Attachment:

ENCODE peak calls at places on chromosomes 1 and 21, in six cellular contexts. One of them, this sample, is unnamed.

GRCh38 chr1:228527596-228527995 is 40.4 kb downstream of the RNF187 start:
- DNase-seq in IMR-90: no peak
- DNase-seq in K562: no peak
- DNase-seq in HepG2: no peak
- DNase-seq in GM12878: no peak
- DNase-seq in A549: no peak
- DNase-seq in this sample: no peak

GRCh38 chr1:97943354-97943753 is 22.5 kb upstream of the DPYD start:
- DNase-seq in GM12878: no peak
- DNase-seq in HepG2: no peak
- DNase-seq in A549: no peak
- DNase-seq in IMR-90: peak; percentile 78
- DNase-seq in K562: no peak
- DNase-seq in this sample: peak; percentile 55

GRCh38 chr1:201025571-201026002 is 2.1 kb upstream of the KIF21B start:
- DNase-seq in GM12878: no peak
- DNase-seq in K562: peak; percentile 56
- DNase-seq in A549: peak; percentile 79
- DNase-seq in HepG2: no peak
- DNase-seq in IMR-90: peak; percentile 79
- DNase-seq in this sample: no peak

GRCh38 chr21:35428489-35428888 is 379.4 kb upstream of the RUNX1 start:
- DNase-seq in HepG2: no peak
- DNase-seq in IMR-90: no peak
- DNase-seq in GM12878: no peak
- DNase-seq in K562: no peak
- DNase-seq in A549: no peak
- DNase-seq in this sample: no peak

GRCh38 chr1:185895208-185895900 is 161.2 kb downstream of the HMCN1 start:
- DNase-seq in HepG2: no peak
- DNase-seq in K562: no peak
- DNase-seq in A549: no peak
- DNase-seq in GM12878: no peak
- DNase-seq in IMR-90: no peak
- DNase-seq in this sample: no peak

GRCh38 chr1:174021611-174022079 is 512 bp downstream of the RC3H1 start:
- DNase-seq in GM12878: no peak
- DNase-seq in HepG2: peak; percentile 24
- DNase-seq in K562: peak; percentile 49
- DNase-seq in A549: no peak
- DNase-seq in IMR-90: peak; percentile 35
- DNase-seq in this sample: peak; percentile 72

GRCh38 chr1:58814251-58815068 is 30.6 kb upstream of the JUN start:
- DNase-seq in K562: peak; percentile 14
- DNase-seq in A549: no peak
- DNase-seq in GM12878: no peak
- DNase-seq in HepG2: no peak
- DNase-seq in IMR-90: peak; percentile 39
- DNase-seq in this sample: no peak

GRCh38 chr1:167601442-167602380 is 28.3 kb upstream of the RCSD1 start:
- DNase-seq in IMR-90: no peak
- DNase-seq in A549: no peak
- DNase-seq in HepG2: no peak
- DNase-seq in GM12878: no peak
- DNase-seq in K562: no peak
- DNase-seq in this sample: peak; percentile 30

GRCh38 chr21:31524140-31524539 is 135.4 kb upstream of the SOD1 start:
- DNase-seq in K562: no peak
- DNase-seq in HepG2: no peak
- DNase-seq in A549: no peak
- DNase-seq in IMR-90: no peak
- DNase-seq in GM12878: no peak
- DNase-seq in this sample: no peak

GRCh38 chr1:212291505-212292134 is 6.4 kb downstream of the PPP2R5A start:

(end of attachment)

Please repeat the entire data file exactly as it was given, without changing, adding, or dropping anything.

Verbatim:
ENCODE peak calls at places on chromosomes 1 and 21, in six cellular contexts. One of them, this sample, is unnamed.

GRCh38 chr1:228527596-228527995 is 40.4 kb downstream of the RNF187 start:
- DNase-seq in IMR-90: no peak
- DNase-seq in K562: no peak
- DNase-seq in HepG2: no peak
- DNase-seq in GM12878: no peak
- DNase-seq in A549: no peak
- DNase-seq in this sample: no peak

GRCh38 chr1:97943354-97943753 is 22.5 kb upstream of the DPYD start:
- DNase-seq in GM12878: no peak
- DNase-seq in HepG2: no peak
- DNase-seq in A549: no peak
- DNase-seq in IMR-90: peak; percentile 78
- DNase-seq in K562: no peak
- DNase-seq in this sample: peak; percentile 55

GRCh38 chr1:201025571-201026002 is 2.1 kb upstream of the KIF21B start:
- DNase-seq in GM12878: no peak
- DNase-seq in K562: peak; percentile 56
- DNase-seq in A549: peak; percentile 79
- DNase-seq in HepG2: no peak
- DNase-seq in IMR-90: peak; percentile 79
- DNase-seq in this sample: no peak

GRCh38 chr21:35428489-35428888 is 379.4 kb upstream of the RUNX1 start:
- DNase-seq in HepG2: no peak
- DNase-seq in IMR-90: no peak
- DNase-seq in GM12878: no peak
- DNase-seq in K562: no peak
- DNase-seq in A549: no peak
- DNase-seq in this sample: no peak

GRCh38 chr1:185895208-185895900 is 161.2 kb downstream of the HMCN1 start:
- DNase-seq in HepG2: no peak
- DNase-seq in K562: no peak
- DNase-seq in A549: no peak
- DNase-seq in GM12878: no peak
- DNase-seq in IMR-90: no peak
- DNase-seq in this sample: no peak

GRCh38 chr1:174021611-174022079 is 512 bp downstream of the RC3H1 start:
- DNase-seq in GM12878: no peak
- DNase-seq in HepG2: peak; percentile 24
- DNase-seq in K562: peak; percentile 49
- DNase-seq in A549: no peak
- DNase-seq in IMR-90: peak; percentile 35
- DNase-seq in this sample: peak; percentile 72

GRCh38 chr1:58814251-58815068 is 30.6 kb upstream of the JUN start:
- DNase-seq in K562: peak; percentile 14
- DNase-seq in A549: no peak
- DNase-seq in GM12878: no peak
- DNase-seq in HepG2: no peak
- DNase-seq in IMR-90: peak; percentile 39
- DNase-seq in this sample: no peak

GRCh38 chr1:167601442-167602380 is 28.3 kb upstream of the RCSD1 start:
- DNase-seq in IMR-90: no peak
- DNase-seq in A549: no peak
- DNase-seq in HepG2: no peak
- DNase-seq in GM12878: no peak
- DNase-seq in K562: no peak
- DNase-seq in this sample: peak; percentile 30

GRCh38 chr21:31524140-31524539 is 135.4 kb upstream of the SOD1 start:
- DNase-seq in K562: no peak
- DNase-seq in HepG2: no peak
- DNase-seq in A549: no peak
- DNase-seq in IMR-90: no peak
- DNase-seq in GM12878: no peak
- DNase-seq in this sample: no peak

GRCh38 chr1:212291505-212292134 is 6.4 kb downstream of the PPP2R5A start: